Build your enterprise data culture: T-Mobile’s top 10 strategies
You need to put the power of data into the people’s hands! You can have the most innovative data platform for your company, but if all the awesome remains in your development space alone, then your enterprise is missing out on the potential acceleration and benefits.
At T-Mobile, we drive successful engagement across the enterprise through strategies that can translate across many different products and systems. At Collibra’s Accelerate your data strategy in 2021 digital event, we presented our best practices for building and scaling an engaging enterprise data program.
Nellie McBride (Senior Manager, Enterprise Data Governance) and Evangeline White (Technical Product Manager, Data Governance and Data Privacy), gave a detailed look at the EDGe (Enterprise Data Governance) platform’s success in its first year. Since its February 2020 launch, EDGe, using Collibra as a foundational tool, grew to:
- 136 systems onboarded
- 3,472 EDGe users
- 424 Standard Business Terms
- 93 Stewards
How did T-Mobile build such a successful program so quickly? Build a data-driven culture.
The crucial best practice is the importance of building a data-driven culture across the enterprise.
Engagement, adoption, evangelism and education is the foundation since day one, and remains a strategic daily focus. Below I detail T-Mobile’s 10 strategies for building a data-driven culture:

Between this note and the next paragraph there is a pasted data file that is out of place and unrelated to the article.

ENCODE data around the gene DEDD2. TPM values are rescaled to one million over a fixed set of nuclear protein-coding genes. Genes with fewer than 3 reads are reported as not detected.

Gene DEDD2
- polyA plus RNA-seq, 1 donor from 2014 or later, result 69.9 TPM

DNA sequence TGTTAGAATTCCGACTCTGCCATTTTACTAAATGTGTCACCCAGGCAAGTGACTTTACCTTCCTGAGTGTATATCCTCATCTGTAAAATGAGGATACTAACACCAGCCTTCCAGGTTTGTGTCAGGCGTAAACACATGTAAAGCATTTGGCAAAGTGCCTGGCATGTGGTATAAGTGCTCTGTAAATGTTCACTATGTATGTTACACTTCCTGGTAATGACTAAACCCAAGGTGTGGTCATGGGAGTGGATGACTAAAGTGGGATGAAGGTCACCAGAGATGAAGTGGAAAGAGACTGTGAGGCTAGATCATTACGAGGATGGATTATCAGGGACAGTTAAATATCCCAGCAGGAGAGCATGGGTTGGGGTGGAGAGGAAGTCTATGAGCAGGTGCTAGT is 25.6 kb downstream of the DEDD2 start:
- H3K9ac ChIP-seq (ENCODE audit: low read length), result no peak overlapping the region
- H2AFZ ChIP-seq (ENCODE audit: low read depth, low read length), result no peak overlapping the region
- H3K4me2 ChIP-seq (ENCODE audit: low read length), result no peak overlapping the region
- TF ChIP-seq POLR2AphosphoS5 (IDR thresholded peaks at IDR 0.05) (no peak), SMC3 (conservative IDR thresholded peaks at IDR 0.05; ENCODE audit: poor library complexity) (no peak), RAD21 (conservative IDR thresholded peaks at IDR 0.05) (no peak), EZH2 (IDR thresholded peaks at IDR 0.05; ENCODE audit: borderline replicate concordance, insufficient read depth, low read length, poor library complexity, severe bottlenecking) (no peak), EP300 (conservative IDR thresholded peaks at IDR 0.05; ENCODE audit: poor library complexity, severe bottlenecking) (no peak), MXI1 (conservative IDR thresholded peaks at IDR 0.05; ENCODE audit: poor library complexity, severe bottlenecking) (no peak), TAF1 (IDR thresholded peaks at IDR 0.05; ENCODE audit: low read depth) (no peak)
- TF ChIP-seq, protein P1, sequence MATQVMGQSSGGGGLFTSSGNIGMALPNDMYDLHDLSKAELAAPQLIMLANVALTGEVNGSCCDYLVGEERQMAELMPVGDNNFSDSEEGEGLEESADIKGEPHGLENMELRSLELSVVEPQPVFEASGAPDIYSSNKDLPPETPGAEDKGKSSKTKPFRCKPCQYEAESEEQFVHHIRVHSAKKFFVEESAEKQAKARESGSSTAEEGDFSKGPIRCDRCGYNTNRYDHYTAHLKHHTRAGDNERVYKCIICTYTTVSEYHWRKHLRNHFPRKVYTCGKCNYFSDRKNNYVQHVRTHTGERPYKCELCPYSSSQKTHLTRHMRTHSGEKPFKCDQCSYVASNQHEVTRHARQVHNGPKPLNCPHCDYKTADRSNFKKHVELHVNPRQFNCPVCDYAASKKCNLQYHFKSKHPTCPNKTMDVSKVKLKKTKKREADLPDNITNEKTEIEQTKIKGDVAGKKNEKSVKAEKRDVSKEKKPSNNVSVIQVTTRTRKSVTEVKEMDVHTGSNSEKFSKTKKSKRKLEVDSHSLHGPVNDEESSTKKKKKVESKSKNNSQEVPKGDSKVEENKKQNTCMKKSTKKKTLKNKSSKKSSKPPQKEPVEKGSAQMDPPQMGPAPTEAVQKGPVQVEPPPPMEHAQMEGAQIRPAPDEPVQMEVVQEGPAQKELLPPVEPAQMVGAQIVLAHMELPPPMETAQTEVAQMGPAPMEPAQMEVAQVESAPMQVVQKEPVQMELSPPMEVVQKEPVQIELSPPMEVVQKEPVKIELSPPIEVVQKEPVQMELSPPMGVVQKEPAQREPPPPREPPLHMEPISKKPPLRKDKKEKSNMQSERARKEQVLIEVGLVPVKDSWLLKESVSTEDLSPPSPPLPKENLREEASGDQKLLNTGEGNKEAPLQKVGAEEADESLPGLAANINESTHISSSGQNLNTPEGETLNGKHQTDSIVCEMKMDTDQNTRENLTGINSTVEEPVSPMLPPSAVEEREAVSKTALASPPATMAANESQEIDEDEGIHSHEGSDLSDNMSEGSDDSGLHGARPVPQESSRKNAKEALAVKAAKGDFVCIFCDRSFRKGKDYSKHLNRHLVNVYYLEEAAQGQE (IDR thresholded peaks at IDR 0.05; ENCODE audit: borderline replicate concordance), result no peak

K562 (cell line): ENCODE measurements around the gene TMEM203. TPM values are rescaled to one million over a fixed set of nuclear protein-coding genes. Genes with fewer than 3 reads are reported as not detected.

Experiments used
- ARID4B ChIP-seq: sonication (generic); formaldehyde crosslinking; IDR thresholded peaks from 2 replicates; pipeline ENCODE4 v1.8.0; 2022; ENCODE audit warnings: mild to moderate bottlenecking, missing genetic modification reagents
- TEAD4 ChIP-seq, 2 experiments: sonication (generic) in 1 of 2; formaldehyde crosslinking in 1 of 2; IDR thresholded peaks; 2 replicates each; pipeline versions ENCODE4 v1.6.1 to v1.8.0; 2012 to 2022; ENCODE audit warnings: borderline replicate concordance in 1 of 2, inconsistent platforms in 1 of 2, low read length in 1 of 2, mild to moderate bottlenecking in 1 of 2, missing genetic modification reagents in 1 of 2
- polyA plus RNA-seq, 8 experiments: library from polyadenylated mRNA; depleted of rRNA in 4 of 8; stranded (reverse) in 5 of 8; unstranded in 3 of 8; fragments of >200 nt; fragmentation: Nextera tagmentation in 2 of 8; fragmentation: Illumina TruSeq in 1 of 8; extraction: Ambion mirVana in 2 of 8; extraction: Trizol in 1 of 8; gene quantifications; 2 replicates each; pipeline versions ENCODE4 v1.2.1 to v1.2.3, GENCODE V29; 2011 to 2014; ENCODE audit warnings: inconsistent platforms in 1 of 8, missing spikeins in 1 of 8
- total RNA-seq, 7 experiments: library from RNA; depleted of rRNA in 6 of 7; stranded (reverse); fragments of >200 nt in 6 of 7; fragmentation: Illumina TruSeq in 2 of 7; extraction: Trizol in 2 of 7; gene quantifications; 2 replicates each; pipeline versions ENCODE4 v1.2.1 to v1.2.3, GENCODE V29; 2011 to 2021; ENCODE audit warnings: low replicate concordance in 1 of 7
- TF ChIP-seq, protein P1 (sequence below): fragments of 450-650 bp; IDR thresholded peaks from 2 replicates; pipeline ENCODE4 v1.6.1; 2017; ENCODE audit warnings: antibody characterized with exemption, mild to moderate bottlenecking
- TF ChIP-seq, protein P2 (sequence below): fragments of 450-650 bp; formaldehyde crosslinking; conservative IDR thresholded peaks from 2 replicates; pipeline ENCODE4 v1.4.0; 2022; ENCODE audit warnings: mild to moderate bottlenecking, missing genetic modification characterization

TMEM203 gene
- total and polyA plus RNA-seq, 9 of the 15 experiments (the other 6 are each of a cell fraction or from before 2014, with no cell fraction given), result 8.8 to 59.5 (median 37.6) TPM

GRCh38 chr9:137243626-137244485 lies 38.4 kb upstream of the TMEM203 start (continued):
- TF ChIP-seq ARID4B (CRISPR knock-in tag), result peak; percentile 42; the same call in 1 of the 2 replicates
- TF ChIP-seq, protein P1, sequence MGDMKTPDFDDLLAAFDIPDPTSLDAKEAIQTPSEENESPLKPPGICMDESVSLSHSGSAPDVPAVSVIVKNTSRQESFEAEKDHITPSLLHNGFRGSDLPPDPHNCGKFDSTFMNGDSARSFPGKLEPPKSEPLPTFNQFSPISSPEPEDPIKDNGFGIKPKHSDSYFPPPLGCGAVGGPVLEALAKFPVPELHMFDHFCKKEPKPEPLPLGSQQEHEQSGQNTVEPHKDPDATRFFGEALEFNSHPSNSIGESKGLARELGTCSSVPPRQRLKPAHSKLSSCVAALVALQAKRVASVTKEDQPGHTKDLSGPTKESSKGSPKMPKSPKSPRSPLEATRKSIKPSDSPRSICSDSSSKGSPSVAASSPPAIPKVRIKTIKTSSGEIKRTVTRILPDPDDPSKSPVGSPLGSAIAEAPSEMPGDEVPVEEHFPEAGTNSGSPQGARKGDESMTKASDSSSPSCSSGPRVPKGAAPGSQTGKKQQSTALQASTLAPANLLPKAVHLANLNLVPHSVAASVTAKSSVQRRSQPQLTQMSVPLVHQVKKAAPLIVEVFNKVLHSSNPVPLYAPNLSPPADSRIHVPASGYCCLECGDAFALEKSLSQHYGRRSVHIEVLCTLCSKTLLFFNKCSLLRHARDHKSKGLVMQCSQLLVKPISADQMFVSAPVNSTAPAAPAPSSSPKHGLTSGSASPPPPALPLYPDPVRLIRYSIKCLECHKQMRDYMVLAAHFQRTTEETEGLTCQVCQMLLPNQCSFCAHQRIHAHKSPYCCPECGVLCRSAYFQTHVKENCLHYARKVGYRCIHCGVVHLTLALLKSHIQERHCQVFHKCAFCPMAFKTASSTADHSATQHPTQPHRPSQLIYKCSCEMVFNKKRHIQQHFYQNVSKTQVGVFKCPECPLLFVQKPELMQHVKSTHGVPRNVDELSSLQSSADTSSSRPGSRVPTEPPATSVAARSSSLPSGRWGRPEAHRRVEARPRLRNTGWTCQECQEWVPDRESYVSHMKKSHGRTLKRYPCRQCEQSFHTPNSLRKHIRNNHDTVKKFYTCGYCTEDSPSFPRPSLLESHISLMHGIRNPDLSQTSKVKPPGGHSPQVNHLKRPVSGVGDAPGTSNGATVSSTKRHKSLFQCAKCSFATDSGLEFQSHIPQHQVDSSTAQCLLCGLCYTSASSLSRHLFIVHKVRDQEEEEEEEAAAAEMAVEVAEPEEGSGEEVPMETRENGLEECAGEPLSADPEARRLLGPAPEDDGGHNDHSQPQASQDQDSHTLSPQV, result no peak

1. Create a universal starting experience.
To build a foundation where everyone starts using the tool in the same way, all of T-Mobile’s EDGe (Collibra) customers need to start with three foundational resources:
- Training: Encourage customers to take the foundational training, helping all customers to get started in EDGe from a similar perspective.
- Office hours: The Data Governance Office (DGO) offers a weekly, hour-long block where they encourage users to pop in with their questions. The team finds that people’s questions automatically train other users.
- EDGe Portal: A one-stop SharePoint Portal that houses team contact information, training resources, and campaign information.
2. Be creative, memorable, and fun!
Compelling branding, imagery, and personality drives awareness and demonstrates business value. For example, when the DGO started with the original data catalog, we referred to it as “a bicycle.” Now with EDGe and Collibra, they’ve upgraded the data experience to “a Ducati” or motorcycle. This visual representation helps remind customers of how we have elevated T-Mobile’s data governance platform.
3. Ready for launch? Make it an event.
Have something major to release? Hold a launch event to drive excitement and awareness.